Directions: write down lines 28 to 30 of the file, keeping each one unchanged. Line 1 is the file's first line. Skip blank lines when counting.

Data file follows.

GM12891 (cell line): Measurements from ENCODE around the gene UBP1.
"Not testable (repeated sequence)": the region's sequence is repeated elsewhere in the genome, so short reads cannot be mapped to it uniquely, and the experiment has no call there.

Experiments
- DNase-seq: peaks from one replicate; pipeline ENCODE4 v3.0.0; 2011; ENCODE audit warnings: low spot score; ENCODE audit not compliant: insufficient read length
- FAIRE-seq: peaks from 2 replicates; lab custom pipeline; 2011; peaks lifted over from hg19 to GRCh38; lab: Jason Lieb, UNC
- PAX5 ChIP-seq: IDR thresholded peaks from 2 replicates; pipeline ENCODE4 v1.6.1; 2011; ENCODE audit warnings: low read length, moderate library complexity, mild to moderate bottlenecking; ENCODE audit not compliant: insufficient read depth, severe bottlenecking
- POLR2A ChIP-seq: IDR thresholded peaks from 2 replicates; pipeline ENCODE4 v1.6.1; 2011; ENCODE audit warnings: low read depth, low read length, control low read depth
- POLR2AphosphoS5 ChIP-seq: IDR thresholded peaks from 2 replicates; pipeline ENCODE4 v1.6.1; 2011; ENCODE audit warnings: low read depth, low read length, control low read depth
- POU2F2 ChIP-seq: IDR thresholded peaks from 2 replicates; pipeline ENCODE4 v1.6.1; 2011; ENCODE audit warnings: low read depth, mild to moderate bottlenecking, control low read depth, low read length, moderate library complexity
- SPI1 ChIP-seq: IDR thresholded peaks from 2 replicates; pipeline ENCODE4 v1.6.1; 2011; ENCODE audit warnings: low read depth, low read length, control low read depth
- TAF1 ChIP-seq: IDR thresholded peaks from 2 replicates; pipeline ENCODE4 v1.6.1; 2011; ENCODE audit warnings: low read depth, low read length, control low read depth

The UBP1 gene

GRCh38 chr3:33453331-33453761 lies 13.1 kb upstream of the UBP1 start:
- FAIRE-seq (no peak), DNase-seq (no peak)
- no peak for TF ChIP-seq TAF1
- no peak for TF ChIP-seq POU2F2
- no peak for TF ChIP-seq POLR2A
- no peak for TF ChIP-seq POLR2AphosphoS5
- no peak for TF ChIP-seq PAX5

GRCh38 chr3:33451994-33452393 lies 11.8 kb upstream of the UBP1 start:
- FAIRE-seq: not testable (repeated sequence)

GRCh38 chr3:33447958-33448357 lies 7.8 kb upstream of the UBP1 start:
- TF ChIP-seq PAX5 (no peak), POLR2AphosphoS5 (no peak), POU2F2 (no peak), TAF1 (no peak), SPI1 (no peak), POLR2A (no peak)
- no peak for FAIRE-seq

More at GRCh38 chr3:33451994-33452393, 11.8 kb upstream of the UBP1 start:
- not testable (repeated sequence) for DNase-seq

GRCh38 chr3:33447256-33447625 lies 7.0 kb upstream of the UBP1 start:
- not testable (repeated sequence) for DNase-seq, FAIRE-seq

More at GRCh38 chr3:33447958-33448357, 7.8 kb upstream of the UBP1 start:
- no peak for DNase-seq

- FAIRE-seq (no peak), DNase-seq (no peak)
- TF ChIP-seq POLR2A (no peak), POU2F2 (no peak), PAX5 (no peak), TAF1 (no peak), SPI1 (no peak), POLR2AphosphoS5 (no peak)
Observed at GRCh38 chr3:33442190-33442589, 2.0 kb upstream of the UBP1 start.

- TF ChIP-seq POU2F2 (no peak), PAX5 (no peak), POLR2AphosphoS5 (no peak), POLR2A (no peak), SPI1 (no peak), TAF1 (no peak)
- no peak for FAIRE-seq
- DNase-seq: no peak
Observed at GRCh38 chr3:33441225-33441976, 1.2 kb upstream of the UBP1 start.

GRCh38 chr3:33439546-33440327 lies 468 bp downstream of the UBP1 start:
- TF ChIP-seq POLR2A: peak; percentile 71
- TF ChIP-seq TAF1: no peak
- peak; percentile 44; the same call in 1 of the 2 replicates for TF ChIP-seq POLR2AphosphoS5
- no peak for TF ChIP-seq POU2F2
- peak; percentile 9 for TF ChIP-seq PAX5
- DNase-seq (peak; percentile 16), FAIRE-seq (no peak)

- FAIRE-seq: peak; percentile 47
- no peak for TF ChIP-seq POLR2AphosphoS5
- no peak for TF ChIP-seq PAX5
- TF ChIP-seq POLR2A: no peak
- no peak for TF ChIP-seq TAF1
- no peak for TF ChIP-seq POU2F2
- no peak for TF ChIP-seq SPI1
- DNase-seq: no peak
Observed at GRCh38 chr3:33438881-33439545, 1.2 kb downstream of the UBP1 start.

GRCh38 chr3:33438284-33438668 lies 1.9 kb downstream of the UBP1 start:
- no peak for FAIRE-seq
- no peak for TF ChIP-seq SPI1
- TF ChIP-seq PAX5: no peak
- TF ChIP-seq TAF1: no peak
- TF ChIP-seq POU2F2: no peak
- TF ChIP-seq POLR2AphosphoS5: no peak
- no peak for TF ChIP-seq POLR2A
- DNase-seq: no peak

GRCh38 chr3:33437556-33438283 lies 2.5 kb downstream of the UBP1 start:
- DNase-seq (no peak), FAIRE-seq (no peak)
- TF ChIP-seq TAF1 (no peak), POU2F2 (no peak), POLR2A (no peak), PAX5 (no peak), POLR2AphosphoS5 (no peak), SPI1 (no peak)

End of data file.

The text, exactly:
- not testable (repeated sequence) for DNase-seq, FAIRE-seq

More at GRCh38 chr3:33447958-33448357, 7.8 kb upstream of the UBP1 start:
- no peak for DNase-seq